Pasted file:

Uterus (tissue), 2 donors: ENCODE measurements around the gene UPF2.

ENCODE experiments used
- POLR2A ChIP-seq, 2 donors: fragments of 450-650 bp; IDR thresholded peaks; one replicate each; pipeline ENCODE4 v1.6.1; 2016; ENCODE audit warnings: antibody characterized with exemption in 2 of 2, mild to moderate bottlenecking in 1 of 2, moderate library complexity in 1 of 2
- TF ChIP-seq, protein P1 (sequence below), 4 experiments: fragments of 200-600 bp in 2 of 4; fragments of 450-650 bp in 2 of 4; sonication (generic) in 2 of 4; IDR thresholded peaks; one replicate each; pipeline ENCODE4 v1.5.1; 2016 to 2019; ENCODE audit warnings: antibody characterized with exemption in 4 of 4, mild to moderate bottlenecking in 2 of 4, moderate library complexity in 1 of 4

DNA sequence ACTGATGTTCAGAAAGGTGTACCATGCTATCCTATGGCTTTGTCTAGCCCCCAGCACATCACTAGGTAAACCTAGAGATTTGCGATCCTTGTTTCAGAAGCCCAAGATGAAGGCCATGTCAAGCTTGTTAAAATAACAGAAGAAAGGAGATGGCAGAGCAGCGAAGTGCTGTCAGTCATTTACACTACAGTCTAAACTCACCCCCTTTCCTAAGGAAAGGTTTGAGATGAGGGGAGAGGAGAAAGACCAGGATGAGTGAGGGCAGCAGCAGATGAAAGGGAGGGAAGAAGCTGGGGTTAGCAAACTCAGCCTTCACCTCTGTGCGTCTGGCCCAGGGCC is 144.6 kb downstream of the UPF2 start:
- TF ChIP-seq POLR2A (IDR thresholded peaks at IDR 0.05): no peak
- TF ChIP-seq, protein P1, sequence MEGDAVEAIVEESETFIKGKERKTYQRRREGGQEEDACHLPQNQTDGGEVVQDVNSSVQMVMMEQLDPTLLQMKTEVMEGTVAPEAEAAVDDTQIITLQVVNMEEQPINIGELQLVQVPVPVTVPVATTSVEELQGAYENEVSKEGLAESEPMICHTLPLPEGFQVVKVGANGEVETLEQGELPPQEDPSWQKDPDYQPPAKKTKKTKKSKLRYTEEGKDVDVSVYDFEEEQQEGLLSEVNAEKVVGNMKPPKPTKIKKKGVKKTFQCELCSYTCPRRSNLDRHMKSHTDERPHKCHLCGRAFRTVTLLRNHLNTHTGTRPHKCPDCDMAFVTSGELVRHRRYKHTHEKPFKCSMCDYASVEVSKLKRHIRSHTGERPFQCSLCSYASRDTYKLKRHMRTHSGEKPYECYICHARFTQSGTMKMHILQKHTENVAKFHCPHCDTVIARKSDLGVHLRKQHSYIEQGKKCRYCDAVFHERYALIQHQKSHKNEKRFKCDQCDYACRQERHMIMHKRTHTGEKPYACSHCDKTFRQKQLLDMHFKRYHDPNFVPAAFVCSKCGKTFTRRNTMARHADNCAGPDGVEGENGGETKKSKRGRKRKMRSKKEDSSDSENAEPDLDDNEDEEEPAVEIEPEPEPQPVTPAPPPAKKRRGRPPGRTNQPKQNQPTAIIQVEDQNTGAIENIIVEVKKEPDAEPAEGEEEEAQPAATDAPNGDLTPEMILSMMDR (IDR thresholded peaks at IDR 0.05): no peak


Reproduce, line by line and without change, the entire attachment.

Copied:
Uterus (tissue), 2 donors: ENCODE measurements around the gene UPF2.

ENCODE experiments used
- POLR2A ChIP-seq, 2 donors: fragments of 450-650 bp; IDR thresholded peaks; one replicate each; pipeline ENCODE4 v1.6.1; 2016; ENCODE audit warnings: antibody characterized with exemption in 2 of 2, mild to moderate bottlenecking in 1 of 2, moderate library complexity in 1 of 2
- TF ChIP-seq, protein P1 (sequence below), 4 experiments: fragments of 200-600 bp in 2 of 4; fragments of 450-650 bp in 2 of 4; sonication (generic) in 2 of 4; IDR thresholded peaks; one replicate each; pipeline ENCODE4 v1.5.1; 2016 to 2019; ENCODE audit warnings: antibody characterized with exemption in 4 of 4, mild to moderate bottlenecking in 2 of 4, moderate library complexity in 1 of 4

DNA sequence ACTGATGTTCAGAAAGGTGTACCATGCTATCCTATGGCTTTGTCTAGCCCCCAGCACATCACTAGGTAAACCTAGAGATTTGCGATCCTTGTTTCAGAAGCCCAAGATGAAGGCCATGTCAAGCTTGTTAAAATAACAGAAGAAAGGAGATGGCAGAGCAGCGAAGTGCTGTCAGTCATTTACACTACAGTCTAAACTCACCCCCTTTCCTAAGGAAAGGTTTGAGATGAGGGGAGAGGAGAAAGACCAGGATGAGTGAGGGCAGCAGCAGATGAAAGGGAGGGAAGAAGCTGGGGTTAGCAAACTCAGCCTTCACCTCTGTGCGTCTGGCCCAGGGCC is 144.6 kb downstream of the UPF2 start:
- TF ChIP-seq POLR2A (IDR thresholded peaks at IDR 0.05): no peak
- TF ChIP-seq, protein P1, sequence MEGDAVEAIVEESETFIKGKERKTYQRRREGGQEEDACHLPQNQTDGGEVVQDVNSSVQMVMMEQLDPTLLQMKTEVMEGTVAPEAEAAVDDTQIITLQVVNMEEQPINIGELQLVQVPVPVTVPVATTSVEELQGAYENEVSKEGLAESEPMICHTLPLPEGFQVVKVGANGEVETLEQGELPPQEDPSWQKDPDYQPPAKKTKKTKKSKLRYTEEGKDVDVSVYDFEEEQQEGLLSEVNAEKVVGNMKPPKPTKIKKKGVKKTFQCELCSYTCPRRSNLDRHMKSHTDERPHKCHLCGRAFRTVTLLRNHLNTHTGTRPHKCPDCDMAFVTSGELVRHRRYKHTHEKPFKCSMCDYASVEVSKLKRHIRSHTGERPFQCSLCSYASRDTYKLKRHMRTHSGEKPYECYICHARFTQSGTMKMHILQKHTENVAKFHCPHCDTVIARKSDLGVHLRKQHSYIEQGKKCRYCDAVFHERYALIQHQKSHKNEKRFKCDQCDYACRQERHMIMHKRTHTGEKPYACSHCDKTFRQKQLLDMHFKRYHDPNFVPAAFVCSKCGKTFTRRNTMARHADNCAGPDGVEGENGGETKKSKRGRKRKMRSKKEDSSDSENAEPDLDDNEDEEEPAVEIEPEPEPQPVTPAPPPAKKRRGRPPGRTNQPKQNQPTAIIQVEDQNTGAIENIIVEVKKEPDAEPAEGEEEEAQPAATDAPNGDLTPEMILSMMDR (IDR thresholded peaks at IDR 0.05): no peak